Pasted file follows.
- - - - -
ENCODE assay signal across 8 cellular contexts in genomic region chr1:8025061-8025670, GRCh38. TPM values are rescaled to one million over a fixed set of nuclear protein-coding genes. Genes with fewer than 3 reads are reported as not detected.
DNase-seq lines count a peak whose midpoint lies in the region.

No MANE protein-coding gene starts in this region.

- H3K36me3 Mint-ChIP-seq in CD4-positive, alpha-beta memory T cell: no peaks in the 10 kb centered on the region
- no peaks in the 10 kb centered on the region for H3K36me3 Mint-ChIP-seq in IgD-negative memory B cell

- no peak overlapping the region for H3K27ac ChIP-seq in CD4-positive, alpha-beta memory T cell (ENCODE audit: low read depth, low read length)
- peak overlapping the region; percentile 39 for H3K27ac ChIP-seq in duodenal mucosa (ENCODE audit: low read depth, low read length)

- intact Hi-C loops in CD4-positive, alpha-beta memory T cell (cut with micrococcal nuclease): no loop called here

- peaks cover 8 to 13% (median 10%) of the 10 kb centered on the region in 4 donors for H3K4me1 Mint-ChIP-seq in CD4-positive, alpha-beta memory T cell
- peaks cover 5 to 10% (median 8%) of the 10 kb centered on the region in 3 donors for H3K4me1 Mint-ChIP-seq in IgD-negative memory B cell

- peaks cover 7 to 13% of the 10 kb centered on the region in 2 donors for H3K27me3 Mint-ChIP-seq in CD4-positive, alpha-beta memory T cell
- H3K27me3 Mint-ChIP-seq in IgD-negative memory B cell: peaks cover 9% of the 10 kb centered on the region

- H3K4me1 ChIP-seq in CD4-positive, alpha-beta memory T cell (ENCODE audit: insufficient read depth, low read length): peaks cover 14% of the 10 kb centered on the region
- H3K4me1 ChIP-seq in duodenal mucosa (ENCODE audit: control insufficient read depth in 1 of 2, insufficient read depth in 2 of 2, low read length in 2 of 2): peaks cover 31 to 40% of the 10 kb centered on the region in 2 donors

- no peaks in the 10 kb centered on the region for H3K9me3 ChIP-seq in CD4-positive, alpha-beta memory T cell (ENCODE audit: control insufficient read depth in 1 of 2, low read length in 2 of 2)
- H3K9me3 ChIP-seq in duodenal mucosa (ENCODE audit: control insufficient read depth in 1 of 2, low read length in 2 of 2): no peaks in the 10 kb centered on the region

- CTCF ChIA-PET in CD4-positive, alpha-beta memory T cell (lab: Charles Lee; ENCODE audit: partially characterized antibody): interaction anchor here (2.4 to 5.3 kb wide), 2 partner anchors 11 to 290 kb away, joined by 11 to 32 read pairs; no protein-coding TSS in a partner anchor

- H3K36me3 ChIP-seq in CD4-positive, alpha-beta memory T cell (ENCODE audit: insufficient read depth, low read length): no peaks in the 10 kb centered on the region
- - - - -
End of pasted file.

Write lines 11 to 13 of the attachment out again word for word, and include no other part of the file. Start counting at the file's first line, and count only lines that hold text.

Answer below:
- peaks cover 7 to 13% of the 10 kb centered on the region in 2 donors for H3K27me3 Mint-ChIP-seq in CD4-positive, alpha-beta memory T cell
- H3K27me3 Mint-ChIP-seq in IgD-negative memory B cell: peaks cover 9% of the 10 kb centered on the region

- H3K4me1 ChIP-seq in CD4-positive, alpha-beta memory T cell (ENCODE audit: insufficient read depth, low read length): peaks cover 14% of the 10 kb centered on the region